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Issue Details: First known date: 1993... 1993 "We Really Can Make Ourselves Up": An Interview with Peter Carey
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Notes:
From the Canadian Broadcasting Corporation programme Writers & Company

Works about this Work

Revisiting Australia : Historical Fabrications, Telling Histories/Stories and Other Colonial Delusions in Peter Carey’s My Life as a Fake Sarah Zapata , 2010 single work criticism
— Appears in: Postcolonial Issues in Australian Literature 2010; (p. 219-236)
Rewriting History : Theoretical Premises Andreas Gaile , 2010 single work criticism
— Appears in: Rewriting History : Peter Carey's Fictional Biography of Australia 2010; (p. 17-28)

'What Peter Carey once said in an interview with regard to his method in Oscar and Lucinda holds true for all of the author's novels under scrutiny in this study. From Bliss to My Life as a Fake - the reader finds in Carey's writings a version of the Australian experience that is decidedly different from the reconstrustionist account that traditional history books used to offer. Carey's fictional biography of his country bears two diametrically opposed signature traits. It conforms with Mark Twain's oft-quoted assessment of the Australian experience, used by Carey as an epigraph to Illywhacker: 'Australian history is almost always picturesque...It does not read like history, but like the most beautiful lies.' At the same time, there is a distinct feeling of authenticity, of dealing with empirically analysable data, evidence from the past that is presented to the reader through a seemingly objective narrating agency.' (p. 17)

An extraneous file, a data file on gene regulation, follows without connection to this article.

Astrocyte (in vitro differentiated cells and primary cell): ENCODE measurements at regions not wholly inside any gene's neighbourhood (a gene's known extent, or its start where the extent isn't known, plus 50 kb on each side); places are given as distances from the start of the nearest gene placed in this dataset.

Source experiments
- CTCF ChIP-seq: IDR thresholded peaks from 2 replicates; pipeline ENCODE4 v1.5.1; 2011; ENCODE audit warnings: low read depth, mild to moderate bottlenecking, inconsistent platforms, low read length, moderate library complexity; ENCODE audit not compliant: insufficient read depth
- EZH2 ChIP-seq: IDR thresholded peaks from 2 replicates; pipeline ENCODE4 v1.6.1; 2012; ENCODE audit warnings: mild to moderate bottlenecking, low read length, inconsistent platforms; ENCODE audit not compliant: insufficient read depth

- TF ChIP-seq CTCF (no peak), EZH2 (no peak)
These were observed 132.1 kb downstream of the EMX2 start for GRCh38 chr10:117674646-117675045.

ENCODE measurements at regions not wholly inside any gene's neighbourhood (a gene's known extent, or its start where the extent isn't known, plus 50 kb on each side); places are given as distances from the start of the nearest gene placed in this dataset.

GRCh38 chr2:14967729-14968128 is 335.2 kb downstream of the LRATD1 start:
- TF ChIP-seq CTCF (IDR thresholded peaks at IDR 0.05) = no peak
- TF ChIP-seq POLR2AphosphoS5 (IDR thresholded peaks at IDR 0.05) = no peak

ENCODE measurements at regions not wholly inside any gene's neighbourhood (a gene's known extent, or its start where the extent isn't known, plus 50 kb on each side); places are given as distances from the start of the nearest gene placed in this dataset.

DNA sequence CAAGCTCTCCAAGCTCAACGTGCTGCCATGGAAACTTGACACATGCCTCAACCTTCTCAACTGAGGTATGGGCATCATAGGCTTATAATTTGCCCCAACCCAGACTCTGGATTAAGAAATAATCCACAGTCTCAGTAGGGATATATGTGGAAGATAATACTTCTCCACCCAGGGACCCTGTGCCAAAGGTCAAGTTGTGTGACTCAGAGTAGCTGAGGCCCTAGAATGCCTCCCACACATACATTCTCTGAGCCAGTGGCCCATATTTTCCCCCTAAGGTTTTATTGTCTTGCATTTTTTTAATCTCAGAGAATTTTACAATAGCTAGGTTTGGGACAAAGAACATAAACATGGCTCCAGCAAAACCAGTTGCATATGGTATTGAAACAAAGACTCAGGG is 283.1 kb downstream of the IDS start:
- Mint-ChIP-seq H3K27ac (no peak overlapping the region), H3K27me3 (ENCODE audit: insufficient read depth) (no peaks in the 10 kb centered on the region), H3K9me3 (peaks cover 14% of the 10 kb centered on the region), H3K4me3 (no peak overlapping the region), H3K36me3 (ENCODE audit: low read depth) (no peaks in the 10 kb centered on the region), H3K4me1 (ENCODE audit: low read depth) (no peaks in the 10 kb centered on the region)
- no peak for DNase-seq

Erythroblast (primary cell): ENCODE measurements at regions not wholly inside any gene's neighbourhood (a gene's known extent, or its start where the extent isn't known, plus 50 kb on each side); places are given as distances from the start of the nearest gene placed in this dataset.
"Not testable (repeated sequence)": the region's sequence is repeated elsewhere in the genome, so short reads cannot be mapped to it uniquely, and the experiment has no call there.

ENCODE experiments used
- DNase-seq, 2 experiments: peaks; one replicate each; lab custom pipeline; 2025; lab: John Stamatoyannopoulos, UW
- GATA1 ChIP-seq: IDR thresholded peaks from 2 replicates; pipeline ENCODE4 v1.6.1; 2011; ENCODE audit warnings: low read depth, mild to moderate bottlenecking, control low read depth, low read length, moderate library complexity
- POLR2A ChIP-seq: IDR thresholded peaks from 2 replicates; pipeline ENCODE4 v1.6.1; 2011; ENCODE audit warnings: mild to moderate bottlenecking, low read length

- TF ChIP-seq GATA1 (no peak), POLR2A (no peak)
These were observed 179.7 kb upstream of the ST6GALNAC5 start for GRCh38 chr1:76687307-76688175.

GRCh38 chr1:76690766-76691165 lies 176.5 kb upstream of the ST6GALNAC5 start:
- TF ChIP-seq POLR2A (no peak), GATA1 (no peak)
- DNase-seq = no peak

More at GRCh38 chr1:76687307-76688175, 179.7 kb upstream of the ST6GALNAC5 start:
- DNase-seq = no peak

Rewriting History : Theoretical Premises Andreas Gaile , 2010 single work criticism
— Appears in: Rewriting History : Peter Carey's Fictional Biography of Australia 2010; (p. 17-28)

'What Peter Carey once said in an interview with regard to his method in Oscar and Lucinda holds true for all of the author's novels under scrutiny in this study. From Bliss to My Life as a Fake - the reader finds in Carey's writings a version of the Australian experience that is decidedly different from the reconstrustionist account that traditional history books used to offer. Carey's fictional biography of his country bears two diametrically opposed signature traits. It conforms with Mark Twain's oft-quoted assessment of the Australian experience, used by Carey as an epigraph to Illywhacker: 'Australian history is almost always picturesque...It does not read like history, but like the most beautiful lies.' At the same time, there is a distinct feeling of authenticity, of dealing with empirically analysable data, evidence from the past that is presented to the reader through a seemingly objective narrating agency.' (p. 17)

Revisiting Australia : Historical Fabrications, Telling Histories/Stories and Other Colonial Delusions in Peter Carey’s My Life as a Fake Sarah Zapata , 2010 single work criticism
— Appears in: Postcolonial Issues in Australian Literature 2010; (p. 219-236)
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